“With more and more organisations looking into harnessing the power of data, going to market with data products is not just a matter of whether you should or not. Now, it’s about how fast an organisation can react and reach the market before others do, or before your customers look elsewhere. It is all about agility and flexibility to go to market.”
It’s clear then that staying ahead of the competition is imperative to success, especially when diving into an exciting and new growth market such as data as product. Jim says that “being realistic, setting expectations, and clearly defining success and failure” can aid product leaders in implementation. For effective adoption, he says to plan ahead and “always think about automation.”
“When embedding Tableau, you’ve got more components in the mix. While it’s ok to jump through hoops manually for the first VIP client, you don’t want to be managing processes manually for the next 100 clients. Basically, we always talk about automation, scalability, and integration, right from the start.”
The prospective value of turning data into product is enormous. Jim shares that while many companies are actively exploring ways in which they can use data analytics, “a majority of conversations are gearing themselves towards embedded data and generating further insights”. Further value is being discovered for marketing teams, with applications like building personas, typologies, and trend mapping.
While it can be tempting to quickly jump on trend, Tim Payne says it’s important to first understand why you are embedding data. Using the old acronym “KISS”, he advises those looking into embedded data for external analytics to “keep it simple” and make certain to first examine what skills are present internally to aid in a smooth adoption. In a final piece of advice to product leaders exploring embedded data, Clare Holts says:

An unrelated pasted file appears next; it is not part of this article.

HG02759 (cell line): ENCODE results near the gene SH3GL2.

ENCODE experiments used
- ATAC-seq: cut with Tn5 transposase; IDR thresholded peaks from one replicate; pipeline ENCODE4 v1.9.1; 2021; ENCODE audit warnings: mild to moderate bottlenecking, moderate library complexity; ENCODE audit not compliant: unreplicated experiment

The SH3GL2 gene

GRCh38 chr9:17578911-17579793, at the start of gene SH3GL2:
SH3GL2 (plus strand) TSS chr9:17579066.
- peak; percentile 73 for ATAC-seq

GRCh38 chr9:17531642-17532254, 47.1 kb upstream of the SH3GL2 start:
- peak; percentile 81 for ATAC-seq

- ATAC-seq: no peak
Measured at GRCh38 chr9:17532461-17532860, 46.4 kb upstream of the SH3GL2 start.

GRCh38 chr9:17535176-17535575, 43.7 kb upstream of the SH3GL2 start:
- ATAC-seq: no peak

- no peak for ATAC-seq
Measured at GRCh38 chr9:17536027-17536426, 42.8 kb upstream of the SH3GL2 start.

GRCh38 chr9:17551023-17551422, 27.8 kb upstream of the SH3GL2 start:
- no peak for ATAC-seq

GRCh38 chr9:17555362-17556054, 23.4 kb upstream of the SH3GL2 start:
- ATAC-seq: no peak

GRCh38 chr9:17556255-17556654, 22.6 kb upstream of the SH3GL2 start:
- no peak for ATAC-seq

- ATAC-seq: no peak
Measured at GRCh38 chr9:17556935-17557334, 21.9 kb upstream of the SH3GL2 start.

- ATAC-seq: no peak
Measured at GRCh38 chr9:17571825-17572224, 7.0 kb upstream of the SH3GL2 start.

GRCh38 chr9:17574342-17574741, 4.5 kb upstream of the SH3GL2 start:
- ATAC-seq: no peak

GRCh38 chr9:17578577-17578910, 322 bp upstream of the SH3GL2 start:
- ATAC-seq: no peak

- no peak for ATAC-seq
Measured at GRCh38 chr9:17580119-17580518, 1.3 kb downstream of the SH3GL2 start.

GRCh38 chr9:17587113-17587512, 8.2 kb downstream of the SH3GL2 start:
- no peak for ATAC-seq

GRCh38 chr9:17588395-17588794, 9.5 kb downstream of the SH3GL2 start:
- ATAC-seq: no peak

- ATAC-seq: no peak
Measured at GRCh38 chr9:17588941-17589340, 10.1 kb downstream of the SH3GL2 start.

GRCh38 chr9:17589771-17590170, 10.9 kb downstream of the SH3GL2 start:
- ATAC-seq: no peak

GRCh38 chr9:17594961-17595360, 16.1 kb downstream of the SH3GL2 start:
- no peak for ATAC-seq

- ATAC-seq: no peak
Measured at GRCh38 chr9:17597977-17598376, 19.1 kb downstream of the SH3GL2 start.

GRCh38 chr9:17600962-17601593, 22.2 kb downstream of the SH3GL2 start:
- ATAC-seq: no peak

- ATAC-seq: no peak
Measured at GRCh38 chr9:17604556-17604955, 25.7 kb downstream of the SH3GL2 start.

“First and foremost, the job of product management is to understand the customer’s problems. Understand the jobs you need to solve for, then, understand why your data answers that question better than anyone else. Know your competitive advantage and prioritise things with the highest value to your customers. Use data tools like Tableau to prove and demo that value, and drive early engagement with your customers.”
Next up, learn about the opportunities available to companies in data monetization in an exclusive interview with the Head of Data Operations at ICIS. Tableau assembles a panel of data experts to dive into how data-driven businesses are maximising their revenue through embedding analytics integration within apps, products and web portals.